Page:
Trinidad and Tobago is celebrating its 60th anniversary of independence this week with a series of events which started in earnest a couple of weeks ago. T&T became an independent country on 31 August 1962, three weeks after Jamaica (6 August) celebrated its own independence from Britain too.
Housing Minister Camille Robinson-Regis is one of the main organisers commemorating the Diamond Jubilee which includes an Independence Day parade and fireworks. All events are free to the public.
Robinson-Regis is urging citizens to continue to strive to be patriotic and civic-minded. The events are also featuring the Black Power events of 1970, and the 1990 attempted coup.
Other highlights include official visits by Jamaica’s Prime Minister Andrew Holness and President of Guyana Dr Irfaan Ali.
Robinson-Regis said: “We are a small nation, but we have done well. We have been a top producer of ammonia. We have over 100 years in the oil and gas industry. We have produced artistes and sportsmen. For 1.4 million people, we have done exceptionally well. For 60 years, we are still very excited.”
There are ‘Together Concerts’; on 31 August, the night of Republic Day in Trinidad – 24 September and on 23 September in Tobago.
She said last week: “These concerts are expositions of our cultural manifestations comprising of our indigenous expressions, signposts to our deepest and most sincere aspirations for unity and solidarity as a people. Reminiscent of our national watchwords ‘Together we aspire, Together we Achieve’. These celebratory events will provide moments of reflection on what it is to be a Trinbagonian as stepping stones to generating and nurturing national pride.”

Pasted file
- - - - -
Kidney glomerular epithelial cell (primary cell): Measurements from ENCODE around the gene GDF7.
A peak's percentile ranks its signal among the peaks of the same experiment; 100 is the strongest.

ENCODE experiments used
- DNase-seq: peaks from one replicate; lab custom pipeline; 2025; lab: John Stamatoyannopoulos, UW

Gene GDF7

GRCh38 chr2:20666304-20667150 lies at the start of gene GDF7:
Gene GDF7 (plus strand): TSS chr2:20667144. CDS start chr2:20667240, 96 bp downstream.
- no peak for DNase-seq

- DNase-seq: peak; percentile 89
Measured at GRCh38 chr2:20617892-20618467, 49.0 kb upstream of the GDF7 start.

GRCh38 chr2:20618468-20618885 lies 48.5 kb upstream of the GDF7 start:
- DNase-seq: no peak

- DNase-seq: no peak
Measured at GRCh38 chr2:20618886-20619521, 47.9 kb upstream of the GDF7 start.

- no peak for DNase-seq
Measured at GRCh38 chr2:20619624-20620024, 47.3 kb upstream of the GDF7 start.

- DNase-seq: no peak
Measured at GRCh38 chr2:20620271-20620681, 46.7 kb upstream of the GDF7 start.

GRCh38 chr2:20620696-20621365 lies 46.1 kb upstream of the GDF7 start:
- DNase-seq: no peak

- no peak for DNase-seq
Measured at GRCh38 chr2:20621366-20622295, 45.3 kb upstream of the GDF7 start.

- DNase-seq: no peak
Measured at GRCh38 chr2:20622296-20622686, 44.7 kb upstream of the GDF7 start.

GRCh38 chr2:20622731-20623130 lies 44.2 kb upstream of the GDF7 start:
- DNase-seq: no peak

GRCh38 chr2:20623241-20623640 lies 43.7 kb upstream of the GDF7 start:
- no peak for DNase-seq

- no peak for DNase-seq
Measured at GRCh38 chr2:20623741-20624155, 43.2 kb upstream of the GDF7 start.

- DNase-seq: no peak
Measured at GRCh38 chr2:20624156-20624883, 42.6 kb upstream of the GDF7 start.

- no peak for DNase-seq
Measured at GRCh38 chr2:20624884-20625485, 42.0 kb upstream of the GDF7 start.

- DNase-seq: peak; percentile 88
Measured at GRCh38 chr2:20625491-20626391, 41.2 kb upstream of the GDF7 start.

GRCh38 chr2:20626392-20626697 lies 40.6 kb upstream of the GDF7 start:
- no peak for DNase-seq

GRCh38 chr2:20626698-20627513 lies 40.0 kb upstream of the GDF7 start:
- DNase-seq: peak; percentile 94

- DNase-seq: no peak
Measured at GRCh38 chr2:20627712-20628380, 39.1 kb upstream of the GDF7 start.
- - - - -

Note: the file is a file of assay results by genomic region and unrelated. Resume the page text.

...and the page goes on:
Cultural, art exhibitions and other events include a Patriotic Song Competition, a Patriotic Essay Competition for school children and other young people to participate. The Cultural Caravan is crossing the entire country and features nationally acclaimed artistes.
In Tobago there is lighting up of the Shaw Park Complex and the Buccoo Boardwalk and Tobago is also hosting its inaugural Independence Dinner along with a series of exhibitions.
Meanwhile, Prime Minister Dr Keith Rowley says while this country has an unacceptable crime rate, he’s standing by National Security Minister Fitzgerald Hinds and his work in fighting the issues.
Dr Rowley addressed calls from the public and the opposition that he should change the Minister of National Security in a bid to address the crime levels.
He said: “How we could change the Minister of National Security and crime rate will change? If that was so it would have changed under the UNC, they had six National Security Ministers and when all of that failed, add to that a State of Emergency.”
According to Rowley, the crime rate is not unique to T&T alone as several other Caribbean countries including Jamaica and St Vincent have the same problems. He added: “But all of us are buckling down to fight this phenomenon.”